Questions of power in relation to sexuality and gendered exchanges seem fresh and vital to these students; indeed, these questions and tensions already emerge within their everyday lives and stripping makes the contra- dictions of theory tangible. Some researchers, especially self-identified feminist women, are reflexive about their investments — erotic, personal, and intellectual — in strip club research.
The stories told are often remarkably similar.
A relatively young woman is curious about feminist arguments about female sexuality and gendered power, well versed in theories of social and cultural inequalities. With a certain amount of trepidation, excitement, or rebelliousness, she ventures into a strip club. After overcoming her initial discomfort, she begins talking with the dancers, possibly becoming a dancer, and — not surprisingly — finds that strippers are not just passive toys for men but are instead negotiating complex networks of power and privilege.
She may develop an increasing awareness of how tensions between power and powerlessness play out on her own sexual and sexualized body. Her initial concerns, as well as her experiences as a researcher of strip clubs, which are tinged with emotional conflict and an air of self-discovery, thus drive and affect her consequent interactions with social theory. She fanta- sizes about working as a stripper, recognizing that other individuals she encounters at the clubs already fantasized her to be a dancer Wesely, Tracking her emotional responses to both her academic work and the work of the strippers in the clubs, she explores how her excursions into strip clubs involve professional and personal risks Unfortunately, such discussions of positionality and researcher identity and experience are relatively scarce.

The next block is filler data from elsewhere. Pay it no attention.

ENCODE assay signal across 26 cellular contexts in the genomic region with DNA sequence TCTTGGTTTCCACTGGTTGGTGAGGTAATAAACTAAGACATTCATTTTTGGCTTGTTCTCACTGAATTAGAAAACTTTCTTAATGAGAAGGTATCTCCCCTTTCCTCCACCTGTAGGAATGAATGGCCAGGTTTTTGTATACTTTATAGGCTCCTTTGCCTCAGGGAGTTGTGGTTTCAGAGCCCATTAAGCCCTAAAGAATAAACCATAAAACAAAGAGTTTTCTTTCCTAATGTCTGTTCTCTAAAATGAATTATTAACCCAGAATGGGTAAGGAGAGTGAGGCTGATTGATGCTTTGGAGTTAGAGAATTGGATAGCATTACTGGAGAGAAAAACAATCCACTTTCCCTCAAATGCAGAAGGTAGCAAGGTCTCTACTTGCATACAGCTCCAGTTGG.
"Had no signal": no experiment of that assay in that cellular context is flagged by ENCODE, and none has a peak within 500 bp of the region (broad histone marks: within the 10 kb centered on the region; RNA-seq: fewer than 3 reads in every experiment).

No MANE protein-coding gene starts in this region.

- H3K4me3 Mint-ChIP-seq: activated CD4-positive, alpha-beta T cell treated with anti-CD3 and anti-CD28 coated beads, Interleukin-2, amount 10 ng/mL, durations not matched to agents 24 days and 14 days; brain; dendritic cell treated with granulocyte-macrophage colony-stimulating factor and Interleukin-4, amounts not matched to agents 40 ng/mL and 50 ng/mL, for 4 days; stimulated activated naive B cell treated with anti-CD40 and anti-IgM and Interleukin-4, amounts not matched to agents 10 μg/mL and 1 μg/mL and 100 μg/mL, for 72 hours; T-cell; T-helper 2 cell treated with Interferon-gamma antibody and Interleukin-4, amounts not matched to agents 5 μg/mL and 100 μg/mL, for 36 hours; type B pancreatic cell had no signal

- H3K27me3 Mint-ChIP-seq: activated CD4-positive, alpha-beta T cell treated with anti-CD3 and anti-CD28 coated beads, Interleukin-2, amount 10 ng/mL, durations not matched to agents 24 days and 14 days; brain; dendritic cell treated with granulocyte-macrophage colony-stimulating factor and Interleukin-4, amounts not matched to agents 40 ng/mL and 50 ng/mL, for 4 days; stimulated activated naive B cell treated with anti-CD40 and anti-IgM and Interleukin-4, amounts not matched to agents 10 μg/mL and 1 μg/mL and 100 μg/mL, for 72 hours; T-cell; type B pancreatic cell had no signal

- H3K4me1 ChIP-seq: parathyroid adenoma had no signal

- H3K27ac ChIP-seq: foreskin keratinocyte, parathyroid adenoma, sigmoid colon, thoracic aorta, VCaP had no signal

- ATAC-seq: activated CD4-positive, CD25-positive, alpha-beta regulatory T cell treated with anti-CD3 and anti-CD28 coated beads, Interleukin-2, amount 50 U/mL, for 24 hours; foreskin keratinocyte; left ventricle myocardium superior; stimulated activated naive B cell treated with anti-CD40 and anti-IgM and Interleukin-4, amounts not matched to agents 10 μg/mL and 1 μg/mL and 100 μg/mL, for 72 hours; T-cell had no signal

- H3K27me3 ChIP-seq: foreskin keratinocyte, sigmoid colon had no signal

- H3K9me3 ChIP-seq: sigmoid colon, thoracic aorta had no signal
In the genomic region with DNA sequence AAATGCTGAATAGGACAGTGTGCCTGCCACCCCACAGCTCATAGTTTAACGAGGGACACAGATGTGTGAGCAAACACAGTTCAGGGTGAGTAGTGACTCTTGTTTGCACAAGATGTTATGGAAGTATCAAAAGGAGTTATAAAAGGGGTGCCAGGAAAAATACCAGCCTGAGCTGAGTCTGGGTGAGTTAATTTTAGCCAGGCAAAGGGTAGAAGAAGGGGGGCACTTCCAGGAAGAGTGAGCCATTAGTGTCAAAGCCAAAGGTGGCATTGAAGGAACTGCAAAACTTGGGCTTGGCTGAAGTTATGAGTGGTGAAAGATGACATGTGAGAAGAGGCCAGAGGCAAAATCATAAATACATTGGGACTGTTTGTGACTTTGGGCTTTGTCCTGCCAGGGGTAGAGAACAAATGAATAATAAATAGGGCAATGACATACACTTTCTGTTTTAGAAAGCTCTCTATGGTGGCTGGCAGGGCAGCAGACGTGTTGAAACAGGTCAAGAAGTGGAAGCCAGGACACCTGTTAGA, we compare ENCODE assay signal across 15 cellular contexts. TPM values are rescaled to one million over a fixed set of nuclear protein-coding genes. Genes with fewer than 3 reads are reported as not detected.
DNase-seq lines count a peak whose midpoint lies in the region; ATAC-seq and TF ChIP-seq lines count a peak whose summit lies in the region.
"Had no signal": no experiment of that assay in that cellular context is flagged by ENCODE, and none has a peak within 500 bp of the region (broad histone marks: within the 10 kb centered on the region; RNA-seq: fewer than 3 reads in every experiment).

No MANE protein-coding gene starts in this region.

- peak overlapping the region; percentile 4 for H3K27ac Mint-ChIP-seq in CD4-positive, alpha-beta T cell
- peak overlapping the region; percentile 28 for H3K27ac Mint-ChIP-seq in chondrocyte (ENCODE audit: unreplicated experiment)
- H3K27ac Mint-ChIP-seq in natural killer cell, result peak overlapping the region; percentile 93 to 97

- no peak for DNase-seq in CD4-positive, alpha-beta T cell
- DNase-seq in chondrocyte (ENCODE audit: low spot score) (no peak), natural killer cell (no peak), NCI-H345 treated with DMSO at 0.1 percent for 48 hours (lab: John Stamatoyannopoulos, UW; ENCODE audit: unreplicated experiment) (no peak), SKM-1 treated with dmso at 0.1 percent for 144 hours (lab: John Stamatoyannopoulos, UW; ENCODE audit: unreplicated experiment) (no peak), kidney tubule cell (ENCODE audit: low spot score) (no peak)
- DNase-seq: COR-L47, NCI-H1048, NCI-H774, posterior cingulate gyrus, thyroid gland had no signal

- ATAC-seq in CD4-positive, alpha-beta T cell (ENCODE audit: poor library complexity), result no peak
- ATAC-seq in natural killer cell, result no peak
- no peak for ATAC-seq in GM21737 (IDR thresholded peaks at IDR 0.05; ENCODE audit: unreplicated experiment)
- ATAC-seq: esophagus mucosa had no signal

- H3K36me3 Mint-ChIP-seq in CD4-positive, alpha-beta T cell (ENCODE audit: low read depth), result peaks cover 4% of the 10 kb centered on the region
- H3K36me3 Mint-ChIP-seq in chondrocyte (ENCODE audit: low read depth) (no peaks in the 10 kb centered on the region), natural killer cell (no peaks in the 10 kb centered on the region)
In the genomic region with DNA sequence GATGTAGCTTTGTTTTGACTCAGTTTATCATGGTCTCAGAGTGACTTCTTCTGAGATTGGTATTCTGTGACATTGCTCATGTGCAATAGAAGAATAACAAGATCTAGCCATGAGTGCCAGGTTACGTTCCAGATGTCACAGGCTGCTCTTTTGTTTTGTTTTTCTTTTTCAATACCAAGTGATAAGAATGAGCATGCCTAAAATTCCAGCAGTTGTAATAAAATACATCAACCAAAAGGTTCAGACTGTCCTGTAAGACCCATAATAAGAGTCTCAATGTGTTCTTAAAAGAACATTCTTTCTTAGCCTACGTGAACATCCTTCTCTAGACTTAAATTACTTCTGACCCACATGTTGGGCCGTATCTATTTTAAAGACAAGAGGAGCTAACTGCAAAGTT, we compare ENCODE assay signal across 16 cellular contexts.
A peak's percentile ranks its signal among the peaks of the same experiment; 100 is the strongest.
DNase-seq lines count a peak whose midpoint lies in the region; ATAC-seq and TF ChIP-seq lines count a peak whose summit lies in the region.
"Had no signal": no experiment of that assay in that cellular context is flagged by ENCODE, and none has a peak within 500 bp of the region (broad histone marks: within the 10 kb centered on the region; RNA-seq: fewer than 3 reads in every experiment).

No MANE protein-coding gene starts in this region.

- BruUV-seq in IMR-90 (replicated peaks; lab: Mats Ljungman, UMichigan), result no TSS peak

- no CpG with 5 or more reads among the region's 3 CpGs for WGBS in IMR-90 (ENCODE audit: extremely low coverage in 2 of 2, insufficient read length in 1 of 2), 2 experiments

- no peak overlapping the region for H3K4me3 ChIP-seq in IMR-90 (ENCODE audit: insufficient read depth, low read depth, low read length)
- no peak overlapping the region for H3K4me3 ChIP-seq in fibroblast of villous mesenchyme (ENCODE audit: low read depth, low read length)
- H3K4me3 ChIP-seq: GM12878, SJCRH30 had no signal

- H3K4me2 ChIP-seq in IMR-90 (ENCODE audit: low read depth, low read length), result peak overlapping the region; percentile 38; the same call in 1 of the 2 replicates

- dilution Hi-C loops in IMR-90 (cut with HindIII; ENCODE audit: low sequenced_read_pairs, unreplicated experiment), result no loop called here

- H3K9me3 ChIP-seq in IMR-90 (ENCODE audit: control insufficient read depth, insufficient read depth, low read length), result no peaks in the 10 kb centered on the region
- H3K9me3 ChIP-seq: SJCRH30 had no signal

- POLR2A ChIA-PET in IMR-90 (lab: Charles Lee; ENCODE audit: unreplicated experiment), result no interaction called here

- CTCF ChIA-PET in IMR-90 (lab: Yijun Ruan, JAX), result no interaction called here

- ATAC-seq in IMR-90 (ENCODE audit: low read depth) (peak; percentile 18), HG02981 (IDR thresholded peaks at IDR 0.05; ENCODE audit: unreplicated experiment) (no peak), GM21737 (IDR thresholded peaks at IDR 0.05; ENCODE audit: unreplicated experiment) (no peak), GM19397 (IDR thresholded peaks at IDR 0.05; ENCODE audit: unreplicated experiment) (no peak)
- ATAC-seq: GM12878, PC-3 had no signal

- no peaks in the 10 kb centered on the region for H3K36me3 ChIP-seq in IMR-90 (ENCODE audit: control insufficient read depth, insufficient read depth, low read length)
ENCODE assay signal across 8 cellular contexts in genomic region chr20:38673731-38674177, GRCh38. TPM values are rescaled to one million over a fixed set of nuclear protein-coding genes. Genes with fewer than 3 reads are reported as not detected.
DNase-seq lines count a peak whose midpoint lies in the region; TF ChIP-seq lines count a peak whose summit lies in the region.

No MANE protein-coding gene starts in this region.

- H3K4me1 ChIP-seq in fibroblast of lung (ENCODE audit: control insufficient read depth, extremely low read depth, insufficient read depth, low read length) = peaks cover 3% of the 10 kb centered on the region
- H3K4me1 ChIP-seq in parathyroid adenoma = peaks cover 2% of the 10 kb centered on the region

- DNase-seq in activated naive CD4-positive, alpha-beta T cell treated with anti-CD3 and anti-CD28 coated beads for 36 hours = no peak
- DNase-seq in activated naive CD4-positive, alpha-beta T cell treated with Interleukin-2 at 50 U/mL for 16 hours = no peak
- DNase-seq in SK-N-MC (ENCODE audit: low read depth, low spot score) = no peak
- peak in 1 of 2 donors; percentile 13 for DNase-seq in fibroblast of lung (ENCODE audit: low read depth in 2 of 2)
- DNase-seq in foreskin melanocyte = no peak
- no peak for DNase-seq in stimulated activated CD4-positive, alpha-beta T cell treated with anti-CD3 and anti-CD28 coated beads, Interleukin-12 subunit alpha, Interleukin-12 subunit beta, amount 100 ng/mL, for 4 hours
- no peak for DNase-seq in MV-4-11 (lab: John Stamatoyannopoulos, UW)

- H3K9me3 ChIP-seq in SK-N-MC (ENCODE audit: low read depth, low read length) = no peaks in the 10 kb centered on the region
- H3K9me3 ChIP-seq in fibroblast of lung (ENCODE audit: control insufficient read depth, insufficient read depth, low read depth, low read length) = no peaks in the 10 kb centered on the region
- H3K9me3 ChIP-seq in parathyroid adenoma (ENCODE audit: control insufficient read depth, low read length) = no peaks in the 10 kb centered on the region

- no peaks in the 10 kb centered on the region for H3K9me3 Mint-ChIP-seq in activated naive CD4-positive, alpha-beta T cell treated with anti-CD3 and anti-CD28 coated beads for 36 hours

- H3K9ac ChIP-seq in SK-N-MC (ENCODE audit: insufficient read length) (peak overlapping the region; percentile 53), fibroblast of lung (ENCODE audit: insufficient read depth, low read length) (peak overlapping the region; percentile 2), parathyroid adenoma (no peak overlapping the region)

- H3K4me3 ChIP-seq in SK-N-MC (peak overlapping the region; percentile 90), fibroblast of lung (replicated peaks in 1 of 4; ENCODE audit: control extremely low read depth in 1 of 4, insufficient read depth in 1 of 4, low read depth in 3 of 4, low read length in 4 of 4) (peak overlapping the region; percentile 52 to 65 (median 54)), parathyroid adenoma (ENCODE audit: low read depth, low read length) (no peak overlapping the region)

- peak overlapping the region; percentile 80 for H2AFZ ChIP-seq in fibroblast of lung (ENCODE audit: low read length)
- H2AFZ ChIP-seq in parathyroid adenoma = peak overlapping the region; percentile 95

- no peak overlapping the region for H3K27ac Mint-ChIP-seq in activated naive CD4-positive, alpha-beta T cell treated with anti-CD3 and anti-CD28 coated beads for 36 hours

Structural and individual factors affect the ways that stories about research on sex work are told or not : methodological training and philosophy, theoretical commitments, and disciplinary trends towards specialization, for example Egan and Frank, Is the complexity of power relations in strip clubs just a fact or simul- taneously an artifact of both the experience of studying in strip clubs and the cultural meanings that shape interpretations of our experiences?
In my study of customer motivations, I found that men often eroticized the boundary between safety and risk that wound its way through their interpretations of their encounters.
The men expressed feelings of freedom, adventure, and excitement that were based on their fantasies about strip clubs and the marginalized individuals found in them, even as they often simultaneously recognized the safety of the interactions they had inside — this tension was part of the appeal Frank, a. Customers also talked about issues of power and control, for example, examining the nuances of their transactions to speculate on which aspects were authentic or faked and whether or not inequalities somehow tainted their experiences and interactions Frank, , Many regular customers also spent a great deal of time questioning the dancers about their motivations, experiences, personal histories, and beliefs.